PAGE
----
Colombia's Sierra Nevada- the backdrop to this region - is one of the tallest coastal mountain ranges in the world, ensuring the scenery is stunning. The wildness of the coastline is visible en route (from both Bogota and Cartagena) to the local town of Santa Marta and the beginning of the road to the National Park.
Much of the mystery stems from this area's historic inaccessibility which is due to the drug cartels' hold over the area until President Uribe came to power in 2002. In recent years, the new government has emphasised the need for positive sustainable development, and the Posadas Ecologicas are one of the resulting projects.
The sheer remoteness of the region becomes evident when staying at the more upscale yet rustic Ecohabs, and trekking to waterfalls, rock pools and deserted beaches. Here it is possible to learn from the native Kogui people, for example about the medicinal properties of plants.
And on the subject of remoteness, if you want to unleash your inner Indiana Jones then try your hand (or walking boot-clad feet) at the five day round-trip trek to the Ciudad Perdida (or Lost City in Spanish), an archaeological site in the Sierra Nevada region believed to be some 650 years older than Machu Picchu and once inhabited by the Tairona tribe. The trek involves some long uphill walks through dense vegetation, wading through rivers and sleeping in hammocks. Tough work for sure, and only for the fit, but for those who complete it, the memories will last a lifetime.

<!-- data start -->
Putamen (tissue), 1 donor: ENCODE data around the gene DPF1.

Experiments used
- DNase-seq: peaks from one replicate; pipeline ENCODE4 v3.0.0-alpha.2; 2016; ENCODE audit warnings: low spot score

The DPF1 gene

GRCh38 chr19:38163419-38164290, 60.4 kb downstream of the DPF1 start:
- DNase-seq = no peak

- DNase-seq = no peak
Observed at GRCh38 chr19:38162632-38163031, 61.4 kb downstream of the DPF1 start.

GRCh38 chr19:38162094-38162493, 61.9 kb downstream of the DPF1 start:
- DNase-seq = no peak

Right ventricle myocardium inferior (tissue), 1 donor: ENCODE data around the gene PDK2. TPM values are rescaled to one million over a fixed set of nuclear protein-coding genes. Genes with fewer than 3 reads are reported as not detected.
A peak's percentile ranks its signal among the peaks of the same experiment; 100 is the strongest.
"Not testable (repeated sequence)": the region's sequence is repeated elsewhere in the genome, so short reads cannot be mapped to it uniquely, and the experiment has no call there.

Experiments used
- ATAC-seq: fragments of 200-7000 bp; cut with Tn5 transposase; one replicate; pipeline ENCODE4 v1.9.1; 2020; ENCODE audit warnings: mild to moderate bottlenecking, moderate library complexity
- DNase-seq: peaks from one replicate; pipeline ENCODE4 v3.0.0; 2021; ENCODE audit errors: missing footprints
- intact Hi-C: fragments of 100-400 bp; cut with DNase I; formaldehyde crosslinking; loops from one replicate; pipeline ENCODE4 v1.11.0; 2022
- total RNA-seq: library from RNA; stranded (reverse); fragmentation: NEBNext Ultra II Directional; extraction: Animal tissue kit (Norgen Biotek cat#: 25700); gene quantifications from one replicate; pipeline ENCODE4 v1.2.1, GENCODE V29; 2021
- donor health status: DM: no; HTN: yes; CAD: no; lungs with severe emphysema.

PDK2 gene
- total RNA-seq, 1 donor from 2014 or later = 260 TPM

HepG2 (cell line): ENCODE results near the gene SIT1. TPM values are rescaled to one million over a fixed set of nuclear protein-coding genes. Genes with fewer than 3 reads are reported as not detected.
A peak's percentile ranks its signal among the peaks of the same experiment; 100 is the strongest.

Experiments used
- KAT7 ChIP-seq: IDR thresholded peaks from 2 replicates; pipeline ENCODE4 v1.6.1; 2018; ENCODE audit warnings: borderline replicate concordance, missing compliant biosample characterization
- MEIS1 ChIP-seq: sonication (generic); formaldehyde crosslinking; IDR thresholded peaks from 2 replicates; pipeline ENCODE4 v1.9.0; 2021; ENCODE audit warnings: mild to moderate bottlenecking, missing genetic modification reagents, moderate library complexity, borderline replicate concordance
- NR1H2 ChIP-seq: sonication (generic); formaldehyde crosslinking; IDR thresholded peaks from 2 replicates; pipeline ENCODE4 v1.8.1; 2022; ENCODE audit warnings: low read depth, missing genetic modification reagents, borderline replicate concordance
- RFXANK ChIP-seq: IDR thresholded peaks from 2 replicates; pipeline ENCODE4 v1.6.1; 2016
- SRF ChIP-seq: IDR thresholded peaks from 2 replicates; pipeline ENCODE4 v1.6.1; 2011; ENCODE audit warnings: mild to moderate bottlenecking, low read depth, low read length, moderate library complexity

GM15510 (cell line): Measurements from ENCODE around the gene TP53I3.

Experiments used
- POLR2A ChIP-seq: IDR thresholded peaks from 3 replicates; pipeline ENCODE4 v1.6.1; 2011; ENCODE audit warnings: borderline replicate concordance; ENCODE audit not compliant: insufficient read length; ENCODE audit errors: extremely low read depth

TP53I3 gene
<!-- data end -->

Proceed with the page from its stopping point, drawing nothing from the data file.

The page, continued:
Back in civilisation, when in Santa Marta we recommend staying at the boutique hotel La Casa del Farol to make the most out of the city, with its central location and great roof terrace with swimming pool, or the Merecumbe Hotel, nestled amongst the beaches of the Sierra Nevada in Santa Marta.